How to be unemployed #1

It’s been three weeks and I’m still unemployed. I realised today that I might be overdoing the job-hunting because Carole at the job centre actually looked annoyed at having to cast her eye over so many ‘attempts to find work’ (26 in the last two weeks). She didn’t know where to start, so picked one at random:

“Have you heard back from…um…South Cheshire College?”
“No, they removed the vacancy the following day.”

She scans the second page (of three).

“Where’s Marrakesh?” She’s noticed the 2-week TEFL Trainer contract.
“You’ve applied for a job in Morocco? That’s a bit extreme isn’t it?!”

Well, I’d much rather work in a country where not only are my skills needed, but where I’m taxed 7% of my earnings, than a country where, for the last five years, I’ve pumped income tax into the government’s piggy little face at the rate of 22% only to be told at the end of those five years that the money’s run out and I should probably open a school.

“Yeah, that was just a joke.”

Carole harrumphed in a way only middle-aged women with four chins can harrumph.

“Sign here, please.”

All this bad noise is not productive. Being unemployed need not be as soul-destroying as I currently find it to be. I spent three weeks doing the textbook stuff: applying for jobs in the morning, then spending the rest of the day watching Jeremy Kyle, taking catnaps, eating peanut butter out of the jar, going for the occasional run. It what society expects.

Three weeks. It shouldn’t be like this. When I finally do find a job, I’ll regret not doing something more constructive with my free time.

Next week is about applying for ridiculous jobs, long walks in the countryside, learning magic tricks, writing a short story, searching for the perfect photograph, going on a night-time bike ride, making a scrap book.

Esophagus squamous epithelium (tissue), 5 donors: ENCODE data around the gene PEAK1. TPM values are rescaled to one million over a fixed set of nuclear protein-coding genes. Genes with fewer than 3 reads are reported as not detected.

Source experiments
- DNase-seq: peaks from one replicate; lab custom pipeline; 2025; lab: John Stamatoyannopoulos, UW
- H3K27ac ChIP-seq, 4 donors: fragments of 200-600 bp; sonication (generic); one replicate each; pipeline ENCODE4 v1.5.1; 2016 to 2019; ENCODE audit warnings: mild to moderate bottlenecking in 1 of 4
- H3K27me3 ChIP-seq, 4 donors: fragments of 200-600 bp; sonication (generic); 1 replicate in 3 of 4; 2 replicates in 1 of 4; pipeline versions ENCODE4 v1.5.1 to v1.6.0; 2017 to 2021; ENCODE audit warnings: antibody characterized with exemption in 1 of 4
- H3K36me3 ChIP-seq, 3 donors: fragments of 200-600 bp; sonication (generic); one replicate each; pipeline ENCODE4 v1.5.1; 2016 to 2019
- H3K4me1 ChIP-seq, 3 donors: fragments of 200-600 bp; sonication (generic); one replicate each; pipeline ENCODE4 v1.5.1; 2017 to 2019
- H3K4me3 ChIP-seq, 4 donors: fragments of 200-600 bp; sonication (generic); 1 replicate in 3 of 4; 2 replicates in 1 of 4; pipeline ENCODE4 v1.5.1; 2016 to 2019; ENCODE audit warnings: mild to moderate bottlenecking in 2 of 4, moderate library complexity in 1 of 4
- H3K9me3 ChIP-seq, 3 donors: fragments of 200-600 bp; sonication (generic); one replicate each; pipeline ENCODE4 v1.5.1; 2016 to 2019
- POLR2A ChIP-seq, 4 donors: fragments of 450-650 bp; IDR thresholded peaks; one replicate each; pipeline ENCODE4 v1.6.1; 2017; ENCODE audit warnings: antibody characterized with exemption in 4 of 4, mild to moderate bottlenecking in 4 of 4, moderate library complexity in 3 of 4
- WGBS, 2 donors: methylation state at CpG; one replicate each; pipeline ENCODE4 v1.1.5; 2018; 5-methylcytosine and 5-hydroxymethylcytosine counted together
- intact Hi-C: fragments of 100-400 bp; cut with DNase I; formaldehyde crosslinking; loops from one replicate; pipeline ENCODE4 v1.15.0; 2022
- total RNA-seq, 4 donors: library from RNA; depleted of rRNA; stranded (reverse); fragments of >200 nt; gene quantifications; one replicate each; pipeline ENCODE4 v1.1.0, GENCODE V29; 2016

The trouble with having a work/life balance is that when either one of them disappears, the other feels somewhat pointless.


2 Responses to “How to be unemployed #1”

  1. 1 oldrope
    May 12, 2011 at 6:30 pm

    This is (apologies for the belated response) the story of my life at present. The job centre is a grim place and, leaving aside the myriad problems of endemic long-term unemployment and the socio-economic make up of the one I happen to go to, it is soul destroying for people like me who secretly believe we are better than signing on, especially when confronted with evidence to the contrary. I dont think I should be forced into a shit job in a callcentre (in truth, fat chance of that happening with the jobcentre set-up as it is) and I can see why some other poor sod doesn’t want to be shovelled into some other dead end job. But we could all be using the time more constructively, whether personally or for society.
    How long before I cave in and get a shitty job in a shitty call-centre? Cos I know I’m better than that. Not because I am better than the people in call-centres, but because we all are better than callcentres. Because so many of them, no, all of them, are socially vacuous and an insult to the human race. The Jobcentre callcentre being a case in point. But that’s another story.
    What is equally, if not more frustrating, is that when unemployed you have large amounts of time that seems devalued because of its abundance and because you are preoccupied with not having a job. Soon as you get a job, you know sure as eggs is eggs you’ll “not have time to do anything” and resent how you idled away those long dole-ite hours.
    Sorry, that comment was like a post.

  2. 2 petercharles
    May 17, 2011 at 6:45 pm

    I hear ya, brah. It took me a long time to slide back into the pace of life after spending the best part of a year abroad. Two years on and I’m still doing odd teaching jobs and contract work. The feeling of not really belonging anywhere was overwhelming, and I’ve never regained the stability I sacrificed to go and see the world. Not that I regret it one bit, of course.

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